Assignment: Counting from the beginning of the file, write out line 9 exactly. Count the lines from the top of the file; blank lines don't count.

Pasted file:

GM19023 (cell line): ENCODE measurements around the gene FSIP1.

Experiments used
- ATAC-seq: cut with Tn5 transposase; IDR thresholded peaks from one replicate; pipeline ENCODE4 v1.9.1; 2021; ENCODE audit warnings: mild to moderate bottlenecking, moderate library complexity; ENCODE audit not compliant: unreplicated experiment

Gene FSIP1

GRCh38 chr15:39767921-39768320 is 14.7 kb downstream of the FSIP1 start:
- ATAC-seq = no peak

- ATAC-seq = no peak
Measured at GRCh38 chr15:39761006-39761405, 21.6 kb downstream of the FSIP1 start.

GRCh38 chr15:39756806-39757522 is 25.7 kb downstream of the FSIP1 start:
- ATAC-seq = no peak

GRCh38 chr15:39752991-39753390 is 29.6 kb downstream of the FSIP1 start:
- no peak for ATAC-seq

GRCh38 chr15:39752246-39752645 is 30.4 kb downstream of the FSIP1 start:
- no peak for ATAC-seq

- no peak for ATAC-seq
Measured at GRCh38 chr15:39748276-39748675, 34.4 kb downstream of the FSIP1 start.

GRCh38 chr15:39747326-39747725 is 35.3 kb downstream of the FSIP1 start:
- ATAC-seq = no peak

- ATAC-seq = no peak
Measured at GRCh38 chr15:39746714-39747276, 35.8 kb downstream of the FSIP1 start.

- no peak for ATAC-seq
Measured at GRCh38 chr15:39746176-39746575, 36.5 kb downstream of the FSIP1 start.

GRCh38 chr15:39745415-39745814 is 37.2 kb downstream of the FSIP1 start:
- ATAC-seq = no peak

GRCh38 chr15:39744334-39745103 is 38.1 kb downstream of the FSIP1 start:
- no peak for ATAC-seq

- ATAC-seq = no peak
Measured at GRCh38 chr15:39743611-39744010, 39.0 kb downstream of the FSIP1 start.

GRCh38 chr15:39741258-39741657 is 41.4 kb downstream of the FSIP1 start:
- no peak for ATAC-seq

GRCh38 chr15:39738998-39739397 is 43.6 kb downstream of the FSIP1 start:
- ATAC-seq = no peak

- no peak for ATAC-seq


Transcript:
GRCh38 chr15:39756806-39757522 is 25.7 kb downstream of the FSIP1 start: